KING DORK by Frank Portman is flat out funny. The main character, Tom Henderson, aka King Dork, is a teenage boy with all the self-esteem and confidence of Harbinger Jones (yes, shameless plug . . . is it working?). He finds himself in the midst of a mystery connected to his deceased father’s copy of Catcher in the Rye, as well as a full blown effort to be cool, which, of course, leads to him start a band. Tom has a very real and very infectious voice. (And I just learned that a sequel is coming in 2014!)
ELEANOR & PARK by Rainbow Rowell isn’t specifically about music, but music plays such an important role that I have to include it here. The author is, IMHO, one of the most gifted writers around, in any genre. (Add Fangirl to your must-read list, too.) The love story between the two title characters is incredibly real, and the way Rowell uses mix tapes of 80s music as a connection between the two is brilliant.
HIGH FEDELITY by Nick Hornby is written more for an adult audience, but I have to believe that is crosses over to older teens, too. Rob, the narrator, stumbles through life and love, with music seeming to be his only anchor. Yes, the movie is great, but the book is greater.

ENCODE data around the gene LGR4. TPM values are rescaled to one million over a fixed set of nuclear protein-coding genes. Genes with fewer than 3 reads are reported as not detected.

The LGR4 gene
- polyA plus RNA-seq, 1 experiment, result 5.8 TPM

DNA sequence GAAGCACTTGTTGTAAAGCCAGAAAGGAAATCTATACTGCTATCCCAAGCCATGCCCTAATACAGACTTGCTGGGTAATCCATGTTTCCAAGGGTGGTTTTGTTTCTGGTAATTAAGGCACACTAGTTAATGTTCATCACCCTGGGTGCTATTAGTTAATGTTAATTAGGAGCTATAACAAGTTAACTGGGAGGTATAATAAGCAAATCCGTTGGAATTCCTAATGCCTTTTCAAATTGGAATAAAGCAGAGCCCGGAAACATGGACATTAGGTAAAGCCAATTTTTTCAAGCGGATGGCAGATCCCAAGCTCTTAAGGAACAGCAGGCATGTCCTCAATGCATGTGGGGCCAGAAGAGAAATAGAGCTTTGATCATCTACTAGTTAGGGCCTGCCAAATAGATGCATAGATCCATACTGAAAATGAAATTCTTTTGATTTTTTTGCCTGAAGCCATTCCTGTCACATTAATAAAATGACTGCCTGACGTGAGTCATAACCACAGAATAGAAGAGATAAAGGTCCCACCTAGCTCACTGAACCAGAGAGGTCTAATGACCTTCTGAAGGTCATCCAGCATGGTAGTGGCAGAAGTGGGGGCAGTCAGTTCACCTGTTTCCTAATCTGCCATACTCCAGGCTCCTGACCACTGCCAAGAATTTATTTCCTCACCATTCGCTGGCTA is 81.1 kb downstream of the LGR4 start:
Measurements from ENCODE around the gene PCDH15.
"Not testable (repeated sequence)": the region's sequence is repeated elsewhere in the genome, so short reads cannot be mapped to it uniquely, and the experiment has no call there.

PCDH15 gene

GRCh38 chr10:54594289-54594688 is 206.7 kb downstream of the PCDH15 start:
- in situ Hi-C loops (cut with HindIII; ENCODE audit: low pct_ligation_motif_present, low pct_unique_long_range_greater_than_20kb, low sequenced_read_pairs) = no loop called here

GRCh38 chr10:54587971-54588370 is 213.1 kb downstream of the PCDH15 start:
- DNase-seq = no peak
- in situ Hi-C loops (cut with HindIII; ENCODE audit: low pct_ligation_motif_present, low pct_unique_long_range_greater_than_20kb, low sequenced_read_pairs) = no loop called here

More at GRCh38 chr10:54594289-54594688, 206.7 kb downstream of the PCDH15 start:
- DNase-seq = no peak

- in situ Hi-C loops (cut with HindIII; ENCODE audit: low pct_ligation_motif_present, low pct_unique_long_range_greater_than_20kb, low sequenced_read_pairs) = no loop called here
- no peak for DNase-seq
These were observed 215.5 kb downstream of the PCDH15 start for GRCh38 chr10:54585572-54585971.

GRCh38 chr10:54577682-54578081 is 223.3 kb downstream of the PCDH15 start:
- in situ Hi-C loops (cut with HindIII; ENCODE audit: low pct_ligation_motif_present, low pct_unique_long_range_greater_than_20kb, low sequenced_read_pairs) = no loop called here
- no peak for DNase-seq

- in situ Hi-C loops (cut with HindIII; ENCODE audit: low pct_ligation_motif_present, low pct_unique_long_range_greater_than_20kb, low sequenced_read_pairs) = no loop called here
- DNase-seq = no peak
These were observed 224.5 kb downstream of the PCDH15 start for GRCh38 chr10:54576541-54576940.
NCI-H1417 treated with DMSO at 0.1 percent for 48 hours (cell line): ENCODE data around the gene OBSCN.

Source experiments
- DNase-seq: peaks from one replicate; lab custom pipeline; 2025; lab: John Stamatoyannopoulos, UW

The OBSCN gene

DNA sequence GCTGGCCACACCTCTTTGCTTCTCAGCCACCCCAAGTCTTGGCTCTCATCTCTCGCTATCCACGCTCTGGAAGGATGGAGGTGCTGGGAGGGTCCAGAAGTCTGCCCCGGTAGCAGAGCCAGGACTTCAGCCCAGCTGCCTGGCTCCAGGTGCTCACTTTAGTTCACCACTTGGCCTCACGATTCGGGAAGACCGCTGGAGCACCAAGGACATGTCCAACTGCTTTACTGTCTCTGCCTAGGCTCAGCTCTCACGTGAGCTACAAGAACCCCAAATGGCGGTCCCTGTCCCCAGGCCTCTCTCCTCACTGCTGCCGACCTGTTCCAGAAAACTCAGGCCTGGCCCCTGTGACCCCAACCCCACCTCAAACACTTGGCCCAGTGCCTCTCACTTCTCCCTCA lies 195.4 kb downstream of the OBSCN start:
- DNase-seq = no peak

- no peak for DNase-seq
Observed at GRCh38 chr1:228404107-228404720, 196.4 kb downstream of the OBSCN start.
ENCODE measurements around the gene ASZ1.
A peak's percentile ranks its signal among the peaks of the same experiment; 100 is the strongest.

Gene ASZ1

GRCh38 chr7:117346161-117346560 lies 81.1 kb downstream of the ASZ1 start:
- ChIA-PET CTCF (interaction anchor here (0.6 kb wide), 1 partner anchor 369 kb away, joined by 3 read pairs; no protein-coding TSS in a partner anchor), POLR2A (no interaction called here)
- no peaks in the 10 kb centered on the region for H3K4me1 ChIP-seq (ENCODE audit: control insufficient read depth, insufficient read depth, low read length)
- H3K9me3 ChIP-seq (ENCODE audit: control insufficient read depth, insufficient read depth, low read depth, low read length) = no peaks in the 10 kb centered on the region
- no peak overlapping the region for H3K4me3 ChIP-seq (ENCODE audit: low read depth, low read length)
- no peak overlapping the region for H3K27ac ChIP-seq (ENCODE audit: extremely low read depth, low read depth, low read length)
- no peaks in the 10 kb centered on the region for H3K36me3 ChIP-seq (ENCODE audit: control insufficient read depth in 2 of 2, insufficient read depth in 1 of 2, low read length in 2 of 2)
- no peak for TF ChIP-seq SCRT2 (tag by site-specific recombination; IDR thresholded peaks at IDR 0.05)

You started each chapter with a song title that sets up the scenes. Which chapter was the hardest to find a song for and why?
Actually, in the draft that was originally purchased for publication, each chapter head was a snippet of song lyric. For example, in the finished book, the title of the chapter in which Harry is shuttled from doctor to doctor and then meets the psychiatrist (Dr. Kenny) is Bad Brain by the Ramones. The title of the same chapter in the original manuscript was a quote from a New York Dolls song called Pills: “Gives me the shots, gives me the pills, got me takin’ this junk, against my will. . . .”
Turns out that using even a tiny fragment of a song or poem in a work of fiction is not protected by the Fair Use doctrine of U.S. copyright laws. Who knew? Song titles, luckily, cannot be copyright protected, so every chapter heading was changed.
As to which was the hardest? Baltimore by Gram Parsons. I had nothing in my mental playlist even remotely connected to Baltimore, so I resorted to a Google search. (I should probably have thanked Google in the Acknowledgments.) I’m happy with the outcome.
Harry's incident that left him disfigured was the defining moment in his life. Was this incident drawn upon your personal experiences?